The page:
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This blog is part three of a three-part series about creating accessible media content.

Interactive content is becoming increasingly popular to inform, educate, and entertain consumers globally—and for good reason, as there are many benefits to these formats. Interactive content can help you tell a story in a new ways, create a memorable experience for users, and enable positive interactions with customers. Examples of interactive content are infographics, videos, quizzes, games, and e-books.

When developing interactive content, it’s imperative to consider people with disabilities. With around 10% of the world’s population, or roughly 650 million people, living with a disability, this group should not be overlooked. Fortunately, the Web Content Accessibility Guidelines (WCAG) provide guidance for making your content accessible so you don’t have to guess.

Consider the accessibility guidelines during the creative and development process. After all, it’s much easier and less time-consuming than waiting until the end of a project when everyone is onboard, only to learn that things need to be changed. Therefore, the guidelines should be prioritized from day one of design and development.

This blog will look at ways to create accessible images and interactive content. Refer to part one for video and audio accessibility and part two for website accessibility.

Provide Alternative Text

Many people use a screen reader to read text. When it comes to images, photos, infographics, and games, a screen reader needs to receive information from the code about what’s in the image. You can do this by putting a description of the image in the alt text for the screen reader to read.

Use More than Colors to Show Content

About 12 million Americans, or 3.7% of the population, are colorblind. For those who struggle with colorblindness, colors should be clear. For example, don’t use colors alone to differentiate content. Instead, include icons or text to provide differentiation or instructions.

Also, provide high contrast between background colors and text to ensure readability and enable a good user experience.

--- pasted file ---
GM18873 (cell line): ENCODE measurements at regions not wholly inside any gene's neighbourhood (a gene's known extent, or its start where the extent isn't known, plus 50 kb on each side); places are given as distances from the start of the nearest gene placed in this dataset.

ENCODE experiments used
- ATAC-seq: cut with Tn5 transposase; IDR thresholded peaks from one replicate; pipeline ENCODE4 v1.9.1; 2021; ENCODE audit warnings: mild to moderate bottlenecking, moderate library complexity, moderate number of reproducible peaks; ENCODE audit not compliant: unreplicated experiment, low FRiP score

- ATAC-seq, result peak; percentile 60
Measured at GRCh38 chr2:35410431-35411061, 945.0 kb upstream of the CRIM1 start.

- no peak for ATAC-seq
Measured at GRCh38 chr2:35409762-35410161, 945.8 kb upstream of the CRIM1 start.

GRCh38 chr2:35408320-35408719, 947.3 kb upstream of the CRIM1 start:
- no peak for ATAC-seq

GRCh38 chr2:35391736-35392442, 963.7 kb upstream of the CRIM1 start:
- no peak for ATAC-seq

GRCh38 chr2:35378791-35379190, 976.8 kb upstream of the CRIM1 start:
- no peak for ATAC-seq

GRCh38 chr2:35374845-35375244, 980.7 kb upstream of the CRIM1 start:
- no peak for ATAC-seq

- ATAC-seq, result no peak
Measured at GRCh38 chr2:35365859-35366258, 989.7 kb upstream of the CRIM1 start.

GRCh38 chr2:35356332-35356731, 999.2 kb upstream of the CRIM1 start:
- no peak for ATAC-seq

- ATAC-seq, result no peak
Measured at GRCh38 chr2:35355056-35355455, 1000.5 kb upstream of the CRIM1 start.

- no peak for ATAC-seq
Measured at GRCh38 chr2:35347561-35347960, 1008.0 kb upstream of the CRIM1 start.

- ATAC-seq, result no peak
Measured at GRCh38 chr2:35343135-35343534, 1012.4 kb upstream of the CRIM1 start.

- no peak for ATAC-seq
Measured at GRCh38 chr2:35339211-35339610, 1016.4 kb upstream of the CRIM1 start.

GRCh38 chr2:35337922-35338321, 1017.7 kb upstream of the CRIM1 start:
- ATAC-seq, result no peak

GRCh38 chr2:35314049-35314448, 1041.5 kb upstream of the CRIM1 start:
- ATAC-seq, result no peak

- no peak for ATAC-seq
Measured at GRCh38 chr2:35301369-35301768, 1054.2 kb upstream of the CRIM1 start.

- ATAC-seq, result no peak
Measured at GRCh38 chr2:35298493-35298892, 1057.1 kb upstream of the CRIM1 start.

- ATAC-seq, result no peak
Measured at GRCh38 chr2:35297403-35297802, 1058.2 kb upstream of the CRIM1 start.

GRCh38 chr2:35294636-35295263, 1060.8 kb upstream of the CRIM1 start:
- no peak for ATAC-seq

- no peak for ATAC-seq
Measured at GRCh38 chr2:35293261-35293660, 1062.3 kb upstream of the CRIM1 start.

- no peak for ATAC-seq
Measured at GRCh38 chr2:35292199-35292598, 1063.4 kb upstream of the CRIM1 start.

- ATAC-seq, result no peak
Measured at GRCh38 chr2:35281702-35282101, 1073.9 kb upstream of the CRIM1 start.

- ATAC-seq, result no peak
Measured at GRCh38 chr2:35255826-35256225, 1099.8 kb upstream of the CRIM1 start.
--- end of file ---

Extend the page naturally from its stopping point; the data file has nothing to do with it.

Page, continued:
Name Labels Descriptively and Succinctly

Buttons and links should be as descriptive and succinct as possible so a user will know what happens if they click through. For example, “Click here for more information” with a hyperlink won’t help someone using a screen reader. “Register for the accessibility webinar” is much more specific.

Avoid Flashing Content

Flashing or flickering content can trigger seizures in people who have epilepsy and other disabilities. The W3C guidelines state to avoid using content that flashes or flickers more than three times in one second. The guidelines provide a formula for general flash and red flash thresholds for cases that still use flashing content.

Navigate by Keyboard

Some people with disabilities aren’t able to use a traditional mouse. Content needs to be entirely usable with a keyboard to make your content accessible for all. For example, a user should be able to use controls like the Tab key to navigate between pages, links, buttons, etc. In addition, any items that are designed to be navigated using a mouse, such as a pop-up calendar, also need to be navigable using a keyboard.

Add Subtitles

Add subtitles if they’re an option in your interactive content. Subtitles enable those who speak another language or have hearing disabilities to engage with your content.

Add Closed Captions

Closed captioning (CC) is similar to subtitles, except it includes other noises in the background to give the audience contextual clues about what’s happening. For example, if there’s music playing, but no one is talking, the closed captioning text will say, “Eerie music playing.”

Provide a Script Transcription

Provide a script transcription if your content allows it. A transcription of a video or audio file will enable those who have a hearing disability to engage with your content. The transcription should have an audio description and descriptions of important visuals and sounds.

Provide Navigation Through Speech Recognition

Another way to help those who can’t use a mouse to navigate content is to provide navigation through speech recognition. Speech recognition in the context of navigation is when a person uses a microphone or headset with specialty software to interact on a computer. Many people use speech recognition as a different way to navigate online. Setting up this functionality will depend on what interactive content you’re creating, but it’s handled through coding.

Specific Requirements for Video and Audio Content

Video and audio content has its own accessibility considerations. To learn more about audiovisual accessibility, refer to our first blog in the series.

Specific Requirements for Websites

Websites also have their own accessibility considerations. To learn more about website accessibility, refer to our second blog in the series.


Do you need help with accessibility? It can be confusing if you haven’t gone through an accessibility exercise before, but we’re here to help. Contact us today.